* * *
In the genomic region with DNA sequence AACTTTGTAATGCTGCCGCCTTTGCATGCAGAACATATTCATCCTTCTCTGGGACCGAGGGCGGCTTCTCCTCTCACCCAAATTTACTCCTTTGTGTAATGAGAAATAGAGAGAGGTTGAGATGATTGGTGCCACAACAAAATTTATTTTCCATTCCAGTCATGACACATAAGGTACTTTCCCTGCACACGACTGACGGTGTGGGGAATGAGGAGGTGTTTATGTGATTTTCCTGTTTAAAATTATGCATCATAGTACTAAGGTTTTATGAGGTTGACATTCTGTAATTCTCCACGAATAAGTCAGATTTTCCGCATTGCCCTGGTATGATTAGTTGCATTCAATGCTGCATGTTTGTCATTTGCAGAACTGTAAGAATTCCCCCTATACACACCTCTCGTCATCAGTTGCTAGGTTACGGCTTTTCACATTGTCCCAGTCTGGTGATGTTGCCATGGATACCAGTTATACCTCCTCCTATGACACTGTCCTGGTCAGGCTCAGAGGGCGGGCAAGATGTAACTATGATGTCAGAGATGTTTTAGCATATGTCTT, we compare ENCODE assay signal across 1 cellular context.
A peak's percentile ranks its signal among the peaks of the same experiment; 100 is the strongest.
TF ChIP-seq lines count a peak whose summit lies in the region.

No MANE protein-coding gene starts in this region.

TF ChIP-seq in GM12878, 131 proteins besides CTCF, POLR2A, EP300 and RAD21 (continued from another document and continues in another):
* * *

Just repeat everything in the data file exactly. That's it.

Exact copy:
In the genomic region with DNA sequence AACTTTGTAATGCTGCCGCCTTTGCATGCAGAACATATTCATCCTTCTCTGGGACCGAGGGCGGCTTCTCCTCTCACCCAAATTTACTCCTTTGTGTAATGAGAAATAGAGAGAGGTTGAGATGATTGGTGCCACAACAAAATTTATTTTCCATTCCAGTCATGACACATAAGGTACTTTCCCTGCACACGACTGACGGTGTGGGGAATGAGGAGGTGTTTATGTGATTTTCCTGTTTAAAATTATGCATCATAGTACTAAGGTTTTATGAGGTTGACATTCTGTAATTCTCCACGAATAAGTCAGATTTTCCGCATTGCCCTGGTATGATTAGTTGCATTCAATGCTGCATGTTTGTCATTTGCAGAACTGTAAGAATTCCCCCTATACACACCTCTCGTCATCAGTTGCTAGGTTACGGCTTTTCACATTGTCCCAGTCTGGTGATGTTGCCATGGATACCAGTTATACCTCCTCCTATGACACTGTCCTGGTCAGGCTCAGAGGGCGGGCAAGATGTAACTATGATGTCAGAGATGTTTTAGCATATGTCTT, we compare ENCODE assay signal across 1 cellular context.
A peak's percentile ranks its signal among the peaks of the same experiment; 100 is the strongest.
TF ChIP-seq lines count a peak whose summit lies in the region.

No MANE protein-coding gene starts in this region.

TF ChIP-seq in GM12878, 131 proteins besides CTCF, POLR2A, EP300 and RAD21 (continued from another document and continues in another):